Many of us struggle to set boundaries in our lives, whether it be with our friends, family members, or coworkers. This is because many of us have trouble understanding the true benefits of having healthy boundaries. At their core, boundaries are simply a way to take ownership of our own mental, physical and emotional well-being by setting limits on what we will and will not allow ourselves to be subjected to.
While establishing boundaries can seem intimidating at first, there are many ways that we can do so in a kind and compassionate manner. This will definitely be a challenging and maybe even messy process, as it will feel quite uncomfortable for you and others initially. You may not be used to communicating assertively, and others may not be used to you speaking up for yourself or saying "no" when you do not have the capacity to take on their request. One key mistake that many people make when trying to start setting boundaries is expecting others to immediately adapt to the new guidelines that you are putting in place for yourself. Instead, it is important to give yourself and others grace and understanding as you all adjust to this new way of being in your relationships.
Boundaries you establish for yourself may be adjusted over time, especially as your priorities shift. Relationships may change over time, circumstances change, and the way in which certain people respond to your boundaries may all be determining factors that cause you to either set a stronger or more flexible boundary. Try to set them graciously by using "I" statements to take accountability. Remember that we cannot control other people and how they respond, but that the purpose of setting boundaries is to better manage our time, protect our health, and is about what action we are taking. For example, setting a boundary around how we spend our time could sound like, "I can meet for coffee for one hour today." Or setting a boundary around communication: "I will leave if our discussion leads to raised voices and will return when I am clear-headed and calm."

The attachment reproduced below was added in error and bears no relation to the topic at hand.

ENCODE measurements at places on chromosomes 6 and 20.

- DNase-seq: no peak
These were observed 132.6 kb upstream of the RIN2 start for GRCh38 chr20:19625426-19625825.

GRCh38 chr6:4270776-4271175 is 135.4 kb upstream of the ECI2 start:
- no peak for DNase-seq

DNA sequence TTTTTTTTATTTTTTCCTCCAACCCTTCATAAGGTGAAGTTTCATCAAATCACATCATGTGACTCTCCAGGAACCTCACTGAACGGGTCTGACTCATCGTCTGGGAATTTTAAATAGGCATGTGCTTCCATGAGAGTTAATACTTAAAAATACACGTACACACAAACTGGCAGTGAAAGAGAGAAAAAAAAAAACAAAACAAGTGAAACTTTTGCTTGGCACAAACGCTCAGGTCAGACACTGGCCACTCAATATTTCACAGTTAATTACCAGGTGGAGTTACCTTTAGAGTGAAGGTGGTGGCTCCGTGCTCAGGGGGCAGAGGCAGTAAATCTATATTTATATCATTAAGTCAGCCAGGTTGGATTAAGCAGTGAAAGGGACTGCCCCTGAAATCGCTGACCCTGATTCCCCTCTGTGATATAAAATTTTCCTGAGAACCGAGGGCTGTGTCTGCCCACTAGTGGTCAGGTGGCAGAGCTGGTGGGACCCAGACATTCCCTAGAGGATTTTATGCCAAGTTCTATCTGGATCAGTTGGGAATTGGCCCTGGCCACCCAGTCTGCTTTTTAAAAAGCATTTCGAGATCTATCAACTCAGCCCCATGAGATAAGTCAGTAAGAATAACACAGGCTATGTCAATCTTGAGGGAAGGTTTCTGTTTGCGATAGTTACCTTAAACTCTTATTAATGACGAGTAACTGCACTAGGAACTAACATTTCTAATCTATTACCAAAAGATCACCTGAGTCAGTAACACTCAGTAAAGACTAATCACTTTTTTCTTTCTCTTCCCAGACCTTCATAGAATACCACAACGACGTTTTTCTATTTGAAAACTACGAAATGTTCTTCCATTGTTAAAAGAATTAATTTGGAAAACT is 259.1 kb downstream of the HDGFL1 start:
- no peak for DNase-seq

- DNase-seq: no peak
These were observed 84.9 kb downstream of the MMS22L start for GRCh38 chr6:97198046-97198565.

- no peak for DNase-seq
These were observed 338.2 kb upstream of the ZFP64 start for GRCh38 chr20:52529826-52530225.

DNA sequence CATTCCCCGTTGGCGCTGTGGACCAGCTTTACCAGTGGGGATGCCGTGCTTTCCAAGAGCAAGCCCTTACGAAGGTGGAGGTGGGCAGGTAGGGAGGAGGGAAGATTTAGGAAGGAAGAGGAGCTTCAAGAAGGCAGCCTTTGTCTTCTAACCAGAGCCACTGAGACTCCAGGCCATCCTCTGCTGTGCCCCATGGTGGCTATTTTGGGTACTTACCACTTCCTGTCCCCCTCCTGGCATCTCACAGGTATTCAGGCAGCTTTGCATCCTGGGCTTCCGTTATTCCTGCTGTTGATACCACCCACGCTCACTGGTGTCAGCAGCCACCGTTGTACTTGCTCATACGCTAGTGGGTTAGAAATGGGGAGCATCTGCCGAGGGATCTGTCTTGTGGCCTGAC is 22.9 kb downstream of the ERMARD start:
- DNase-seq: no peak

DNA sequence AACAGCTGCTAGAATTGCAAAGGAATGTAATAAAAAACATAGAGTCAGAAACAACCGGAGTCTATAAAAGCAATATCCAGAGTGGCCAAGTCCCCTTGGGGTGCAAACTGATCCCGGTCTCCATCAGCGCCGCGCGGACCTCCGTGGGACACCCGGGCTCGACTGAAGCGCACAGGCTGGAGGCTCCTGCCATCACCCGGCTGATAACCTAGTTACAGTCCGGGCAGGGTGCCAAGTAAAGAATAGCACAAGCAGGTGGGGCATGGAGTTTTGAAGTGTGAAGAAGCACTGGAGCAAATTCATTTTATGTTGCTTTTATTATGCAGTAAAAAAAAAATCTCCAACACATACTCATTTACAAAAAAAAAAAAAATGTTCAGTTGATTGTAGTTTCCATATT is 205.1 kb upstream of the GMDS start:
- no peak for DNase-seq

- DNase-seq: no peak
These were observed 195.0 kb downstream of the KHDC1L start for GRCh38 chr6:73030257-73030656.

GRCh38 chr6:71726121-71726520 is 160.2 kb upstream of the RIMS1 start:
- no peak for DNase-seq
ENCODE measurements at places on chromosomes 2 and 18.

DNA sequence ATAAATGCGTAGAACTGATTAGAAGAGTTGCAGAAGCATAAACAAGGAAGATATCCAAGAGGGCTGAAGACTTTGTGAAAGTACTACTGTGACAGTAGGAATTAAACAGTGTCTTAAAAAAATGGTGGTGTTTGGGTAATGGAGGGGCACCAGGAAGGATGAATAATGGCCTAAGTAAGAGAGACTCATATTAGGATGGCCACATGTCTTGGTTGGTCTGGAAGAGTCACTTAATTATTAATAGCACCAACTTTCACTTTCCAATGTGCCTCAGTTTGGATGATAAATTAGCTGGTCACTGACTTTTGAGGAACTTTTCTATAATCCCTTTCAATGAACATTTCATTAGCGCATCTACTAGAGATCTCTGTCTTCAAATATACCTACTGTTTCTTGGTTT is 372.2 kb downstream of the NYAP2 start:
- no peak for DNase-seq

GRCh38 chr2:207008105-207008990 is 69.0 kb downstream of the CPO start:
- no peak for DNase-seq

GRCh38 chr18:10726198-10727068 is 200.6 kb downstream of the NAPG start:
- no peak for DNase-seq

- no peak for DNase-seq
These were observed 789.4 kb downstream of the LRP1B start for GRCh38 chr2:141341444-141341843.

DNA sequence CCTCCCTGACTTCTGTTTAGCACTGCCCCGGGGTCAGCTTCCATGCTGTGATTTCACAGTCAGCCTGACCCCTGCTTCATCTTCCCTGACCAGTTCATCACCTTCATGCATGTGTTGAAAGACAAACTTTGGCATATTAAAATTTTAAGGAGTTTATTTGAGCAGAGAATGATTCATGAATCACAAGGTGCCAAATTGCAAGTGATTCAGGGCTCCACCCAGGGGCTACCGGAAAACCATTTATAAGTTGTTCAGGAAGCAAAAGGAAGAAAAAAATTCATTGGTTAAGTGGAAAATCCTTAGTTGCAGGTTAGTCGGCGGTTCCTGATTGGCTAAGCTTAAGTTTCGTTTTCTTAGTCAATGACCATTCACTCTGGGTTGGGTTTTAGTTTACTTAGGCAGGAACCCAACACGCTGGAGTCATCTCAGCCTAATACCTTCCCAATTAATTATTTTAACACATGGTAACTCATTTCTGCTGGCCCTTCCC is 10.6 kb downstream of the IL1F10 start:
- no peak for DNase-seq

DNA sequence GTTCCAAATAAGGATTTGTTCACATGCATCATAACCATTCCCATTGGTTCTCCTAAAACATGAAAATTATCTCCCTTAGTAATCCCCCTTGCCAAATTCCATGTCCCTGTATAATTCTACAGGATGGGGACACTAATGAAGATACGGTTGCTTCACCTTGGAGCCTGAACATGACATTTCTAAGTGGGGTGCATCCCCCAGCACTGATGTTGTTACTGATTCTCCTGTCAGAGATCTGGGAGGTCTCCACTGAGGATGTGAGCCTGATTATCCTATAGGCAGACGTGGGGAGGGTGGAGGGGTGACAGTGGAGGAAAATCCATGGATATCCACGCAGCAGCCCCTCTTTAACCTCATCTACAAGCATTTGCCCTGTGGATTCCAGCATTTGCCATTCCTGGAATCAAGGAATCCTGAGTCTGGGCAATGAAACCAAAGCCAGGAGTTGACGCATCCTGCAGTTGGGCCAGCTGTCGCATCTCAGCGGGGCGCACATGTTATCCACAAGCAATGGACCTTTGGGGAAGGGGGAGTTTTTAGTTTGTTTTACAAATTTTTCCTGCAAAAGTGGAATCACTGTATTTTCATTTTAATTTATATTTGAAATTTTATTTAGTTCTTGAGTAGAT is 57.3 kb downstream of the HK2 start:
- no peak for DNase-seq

In order to determine where you may need to establish a stronger or more flexible boundary, it is helpful to know the five major types of boundaries:
If you notice that lately you have been investing too much time and energy in certain activities, with certain people, or ruminating on thoughts/negative self talk that is draining you mentally and physically, it may be time to do a check-in with yourself. You may need to establish boundaries using the list above to determine if you need to set a more firm boundary in certain areas of your life and relationships, or maybe even a more flexible boundary to make room for meaningful relationships and activities.
If you are struggling with setting boundaries for the first time, know that it is normal to feel hesitant or uncomfortable when making changes that challenge our usual ways of doing things. But with patience and persistence, we can learn how to take control of our lives and cultivate healthy relationships based on mutual respect and kindness. So go out there, set boundaries that work for you, and enjoy all the benefits that come along with embracing mental health, emotional well-being, and better boundaries!
“Dr. Henry Cloud on Boundaries.” Coaching for Your Mental Health and Relationships, https://www.boundaries.me/blog.
“Setting Boundaries Efficiently.” Psychology Today, Sussex Publishers, https://www.psychologytoday.com/us/blog/happy-healthy-relationships/202106/setting-boundaries-efficiently.